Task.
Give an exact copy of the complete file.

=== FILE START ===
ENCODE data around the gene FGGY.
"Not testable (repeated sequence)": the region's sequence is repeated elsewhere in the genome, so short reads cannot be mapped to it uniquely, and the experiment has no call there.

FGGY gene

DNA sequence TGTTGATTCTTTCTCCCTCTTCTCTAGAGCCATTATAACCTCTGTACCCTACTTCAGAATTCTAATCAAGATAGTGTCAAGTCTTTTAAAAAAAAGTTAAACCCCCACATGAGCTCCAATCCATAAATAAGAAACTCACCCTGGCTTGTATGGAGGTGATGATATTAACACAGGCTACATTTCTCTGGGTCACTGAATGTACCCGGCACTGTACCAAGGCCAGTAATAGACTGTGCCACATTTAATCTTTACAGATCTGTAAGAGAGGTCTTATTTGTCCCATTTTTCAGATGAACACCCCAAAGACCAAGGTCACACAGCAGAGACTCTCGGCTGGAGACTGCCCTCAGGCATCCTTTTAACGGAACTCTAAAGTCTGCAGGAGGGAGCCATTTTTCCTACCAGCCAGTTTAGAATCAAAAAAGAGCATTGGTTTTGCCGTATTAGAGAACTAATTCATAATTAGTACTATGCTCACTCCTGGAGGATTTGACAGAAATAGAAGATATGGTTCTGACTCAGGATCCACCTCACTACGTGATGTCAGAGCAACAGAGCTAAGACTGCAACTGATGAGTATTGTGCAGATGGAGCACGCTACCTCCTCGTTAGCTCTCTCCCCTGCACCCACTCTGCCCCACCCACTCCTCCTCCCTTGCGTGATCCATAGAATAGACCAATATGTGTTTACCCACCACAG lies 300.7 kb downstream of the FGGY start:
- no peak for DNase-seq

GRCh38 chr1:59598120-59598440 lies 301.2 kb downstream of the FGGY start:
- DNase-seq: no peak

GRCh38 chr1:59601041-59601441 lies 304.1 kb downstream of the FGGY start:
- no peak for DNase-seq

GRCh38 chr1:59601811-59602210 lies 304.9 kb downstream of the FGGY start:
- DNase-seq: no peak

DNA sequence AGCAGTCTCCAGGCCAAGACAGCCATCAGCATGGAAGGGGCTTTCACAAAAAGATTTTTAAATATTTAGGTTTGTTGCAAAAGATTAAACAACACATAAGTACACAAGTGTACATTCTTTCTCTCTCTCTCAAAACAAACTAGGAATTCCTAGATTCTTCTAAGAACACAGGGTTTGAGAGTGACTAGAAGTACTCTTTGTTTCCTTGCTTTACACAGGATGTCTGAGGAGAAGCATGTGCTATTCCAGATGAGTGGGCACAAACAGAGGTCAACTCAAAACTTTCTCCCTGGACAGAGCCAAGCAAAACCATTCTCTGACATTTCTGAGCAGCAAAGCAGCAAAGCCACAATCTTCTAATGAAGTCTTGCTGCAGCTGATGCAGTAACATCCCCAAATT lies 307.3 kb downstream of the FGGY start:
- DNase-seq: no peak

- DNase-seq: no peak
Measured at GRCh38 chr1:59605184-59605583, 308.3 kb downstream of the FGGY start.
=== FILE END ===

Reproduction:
ENCODE data around the gene FGGY.
"Not testable (repeated sequence)": the region's sequence is repeated elsewhere in the genome, so short reads cannot be mapped to it uniquely, and the experiment has no call there.

FGGY gene

DNA sequence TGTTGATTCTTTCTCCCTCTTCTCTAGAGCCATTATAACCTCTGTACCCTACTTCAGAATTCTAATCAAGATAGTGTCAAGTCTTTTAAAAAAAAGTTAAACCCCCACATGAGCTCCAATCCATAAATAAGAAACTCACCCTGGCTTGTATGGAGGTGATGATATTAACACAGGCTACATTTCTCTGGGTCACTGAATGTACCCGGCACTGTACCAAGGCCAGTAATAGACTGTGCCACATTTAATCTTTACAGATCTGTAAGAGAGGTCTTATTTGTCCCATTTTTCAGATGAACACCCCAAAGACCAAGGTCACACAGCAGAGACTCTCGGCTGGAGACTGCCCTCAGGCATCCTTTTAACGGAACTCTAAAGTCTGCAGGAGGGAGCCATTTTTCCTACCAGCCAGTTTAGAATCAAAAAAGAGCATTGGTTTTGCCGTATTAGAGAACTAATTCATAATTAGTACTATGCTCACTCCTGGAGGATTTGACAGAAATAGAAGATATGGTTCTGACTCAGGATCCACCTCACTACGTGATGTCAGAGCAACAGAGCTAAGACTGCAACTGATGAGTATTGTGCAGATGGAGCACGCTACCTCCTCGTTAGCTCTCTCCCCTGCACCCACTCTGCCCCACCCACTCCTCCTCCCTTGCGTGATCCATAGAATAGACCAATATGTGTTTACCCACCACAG lies 300.7 kb downstream of the FGGY start:
- no peak for DNase-seq

GRCh38 chr1:59598120-59598440 lies 301.2 kb downstream of the FGGY start:
- DNase-seq: no peak

GRCh38 chr1:59601041-59601441 lies 304.1 kb downstream of the FGGY start:
- no peak for DNase-seq

GRCh38 chr1:59601811-59602210 lies 304.9 kb downstream of the FGGY start:
- DNase-seq: no peak

DNA sequence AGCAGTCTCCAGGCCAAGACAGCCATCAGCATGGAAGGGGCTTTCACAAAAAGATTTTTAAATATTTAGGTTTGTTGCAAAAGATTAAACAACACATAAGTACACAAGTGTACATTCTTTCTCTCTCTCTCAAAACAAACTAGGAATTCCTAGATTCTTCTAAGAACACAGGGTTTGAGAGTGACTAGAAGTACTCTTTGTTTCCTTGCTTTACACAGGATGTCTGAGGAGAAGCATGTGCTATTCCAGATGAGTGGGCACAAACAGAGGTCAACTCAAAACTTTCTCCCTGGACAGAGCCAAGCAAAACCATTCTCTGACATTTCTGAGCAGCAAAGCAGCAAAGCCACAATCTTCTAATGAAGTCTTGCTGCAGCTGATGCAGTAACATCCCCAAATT lies 307.3 kb downstream of the FGGY start:
- DNase-seq: no peak

- DNase-seq: no peak
Measured at GRCh38 chr1:59605184-59605583, 308.3 kb downstream of the FGGY start.